*****

GOOD

Ring v. Arizona, 536 U.S. 584 (2002) (overruling in part Walton v. Arizona (1990)):

Held that it is an unconstitutional violation of the Sixth Amendment for a judge to engage in fact-finding by determining whether aggravating factors existed in a capital case. Kennedy joined Ginsburg’s majority opinion which required that a jury must make the determination of whether aggravating factors existed.

*****

GOOD

Atkins v. Virginia, 536 U.S. 304 (2002) (overruling Penry v. Lynaugh (1989)):

Held that it is unconstitutional to execute “mentally retarded” people because a national consensus against doing so had developed, which indicated “evolving standards of decency.” Kennedy joined Stevens’s majority opinion blocking the execution of people with intellectual disabilities without setting out a standard for determining who qualifies.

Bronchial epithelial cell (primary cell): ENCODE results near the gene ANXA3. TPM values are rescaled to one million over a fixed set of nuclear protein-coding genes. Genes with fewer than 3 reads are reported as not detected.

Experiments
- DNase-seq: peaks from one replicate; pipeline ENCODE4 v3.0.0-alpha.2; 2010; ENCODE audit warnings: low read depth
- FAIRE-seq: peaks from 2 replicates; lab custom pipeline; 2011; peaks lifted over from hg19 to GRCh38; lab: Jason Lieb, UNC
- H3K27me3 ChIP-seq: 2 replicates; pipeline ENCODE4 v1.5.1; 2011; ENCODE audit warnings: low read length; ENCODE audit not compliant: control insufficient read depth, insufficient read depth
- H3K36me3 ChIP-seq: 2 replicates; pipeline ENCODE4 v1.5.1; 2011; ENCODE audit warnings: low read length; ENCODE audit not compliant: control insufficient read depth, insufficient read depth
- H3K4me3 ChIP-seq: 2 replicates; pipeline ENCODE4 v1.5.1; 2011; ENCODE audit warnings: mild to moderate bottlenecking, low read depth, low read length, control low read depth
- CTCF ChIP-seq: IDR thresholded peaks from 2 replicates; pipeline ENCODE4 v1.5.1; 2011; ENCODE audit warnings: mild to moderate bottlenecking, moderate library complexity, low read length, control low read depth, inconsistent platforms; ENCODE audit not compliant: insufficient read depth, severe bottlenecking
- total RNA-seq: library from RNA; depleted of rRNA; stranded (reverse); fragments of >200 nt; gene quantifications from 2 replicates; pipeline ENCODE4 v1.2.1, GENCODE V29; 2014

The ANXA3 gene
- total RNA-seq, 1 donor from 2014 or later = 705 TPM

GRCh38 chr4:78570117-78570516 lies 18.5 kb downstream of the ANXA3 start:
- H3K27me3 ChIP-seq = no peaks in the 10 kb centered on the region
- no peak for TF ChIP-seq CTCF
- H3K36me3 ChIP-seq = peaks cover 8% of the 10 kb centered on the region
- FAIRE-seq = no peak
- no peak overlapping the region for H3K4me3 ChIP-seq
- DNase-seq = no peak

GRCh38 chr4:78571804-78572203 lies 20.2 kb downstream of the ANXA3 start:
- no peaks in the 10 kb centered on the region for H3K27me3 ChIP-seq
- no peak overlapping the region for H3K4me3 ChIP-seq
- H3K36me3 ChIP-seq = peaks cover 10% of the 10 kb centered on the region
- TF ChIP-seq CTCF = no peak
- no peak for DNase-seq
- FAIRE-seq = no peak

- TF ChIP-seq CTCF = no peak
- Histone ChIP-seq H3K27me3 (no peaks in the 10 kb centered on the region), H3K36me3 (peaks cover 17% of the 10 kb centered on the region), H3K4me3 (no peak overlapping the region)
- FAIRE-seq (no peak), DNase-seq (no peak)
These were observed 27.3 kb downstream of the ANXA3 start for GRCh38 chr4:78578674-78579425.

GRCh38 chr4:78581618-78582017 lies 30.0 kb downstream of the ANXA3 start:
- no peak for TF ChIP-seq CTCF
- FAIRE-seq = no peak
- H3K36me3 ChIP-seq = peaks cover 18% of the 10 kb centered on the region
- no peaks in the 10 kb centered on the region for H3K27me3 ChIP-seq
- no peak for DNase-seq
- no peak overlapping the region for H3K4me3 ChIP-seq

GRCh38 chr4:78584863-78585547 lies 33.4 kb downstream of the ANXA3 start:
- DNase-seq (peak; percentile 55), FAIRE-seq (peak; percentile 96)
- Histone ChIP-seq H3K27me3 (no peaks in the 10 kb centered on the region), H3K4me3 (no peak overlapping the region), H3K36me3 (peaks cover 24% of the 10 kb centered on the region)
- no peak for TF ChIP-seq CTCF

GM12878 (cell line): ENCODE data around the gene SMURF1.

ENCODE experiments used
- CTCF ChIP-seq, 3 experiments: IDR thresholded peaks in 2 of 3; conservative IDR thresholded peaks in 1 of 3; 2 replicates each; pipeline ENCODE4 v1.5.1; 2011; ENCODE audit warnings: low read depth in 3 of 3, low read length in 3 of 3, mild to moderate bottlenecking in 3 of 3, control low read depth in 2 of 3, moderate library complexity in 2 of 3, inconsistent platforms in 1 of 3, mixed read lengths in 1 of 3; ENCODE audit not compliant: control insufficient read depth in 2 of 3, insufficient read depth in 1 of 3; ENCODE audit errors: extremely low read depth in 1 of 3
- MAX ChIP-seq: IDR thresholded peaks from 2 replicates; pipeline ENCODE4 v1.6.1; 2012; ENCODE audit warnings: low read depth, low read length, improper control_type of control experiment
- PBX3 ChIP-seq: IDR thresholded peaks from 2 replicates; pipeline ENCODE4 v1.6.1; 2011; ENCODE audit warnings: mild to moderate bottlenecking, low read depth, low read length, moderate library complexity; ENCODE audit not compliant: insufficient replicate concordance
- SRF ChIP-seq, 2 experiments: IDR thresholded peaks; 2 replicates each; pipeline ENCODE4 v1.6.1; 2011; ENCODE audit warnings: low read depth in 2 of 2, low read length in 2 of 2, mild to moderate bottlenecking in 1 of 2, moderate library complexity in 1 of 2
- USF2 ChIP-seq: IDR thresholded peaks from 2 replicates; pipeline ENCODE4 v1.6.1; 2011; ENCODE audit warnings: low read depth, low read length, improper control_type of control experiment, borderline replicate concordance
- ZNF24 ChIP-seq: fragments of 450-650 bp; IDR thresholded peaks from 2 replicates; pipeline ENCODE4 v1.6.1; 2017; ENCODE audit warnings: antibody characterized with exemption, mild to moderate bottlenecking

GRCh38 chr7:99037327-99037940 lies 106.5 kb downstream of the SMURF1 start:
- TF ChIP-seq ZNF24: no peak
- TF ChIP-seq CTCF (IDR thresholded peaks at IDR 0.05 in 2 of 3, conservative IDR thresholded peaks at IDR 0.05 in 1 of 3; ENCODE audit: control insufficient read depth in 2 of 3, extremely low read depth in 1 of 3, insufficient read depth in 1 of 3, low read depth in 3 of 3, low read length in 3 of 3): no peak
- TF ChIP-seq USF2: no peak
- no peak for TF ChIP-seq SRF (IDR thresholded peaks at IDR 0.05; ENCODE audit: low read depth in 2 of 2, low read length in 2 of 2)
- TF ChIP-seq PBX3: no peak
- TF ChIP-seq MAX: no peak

*****

BAD

Schriro v. Summerlin, 542 U.S. 348 (2004):

Held that the Ring decision does not apply retroactively to cases that have already completed the direct appeal process. Kennedy joined Scalia’s majority opinion blocking retroactive application because the absence of the rule does not “seriously diminish” the likelihood of an accurate conviction.

*****

GOOD

Roper v. Simmons, 543 U.S. 551 (2005) (overruling Stanford v. Kentucky (1989), et al.):

Held that it is unconstitutional to execute people for crimes committed before the age of 18. Kennedy wrote the majority opinion and argued that evolving standards of decency, sociological research, and a national consensus militated against executing minors.

*****

BAD

Oregon v. Guzek, 546 U.S. 517 (2006):

Held that capital defendants do not have a right to introduce new evidence of their innocence during the sentencing phase of a death penalty trial if the evidence was not introduced during the guilt phase. Kennedy joined Breyer’s majority opinion imposing this restriction on potential proof of innocence.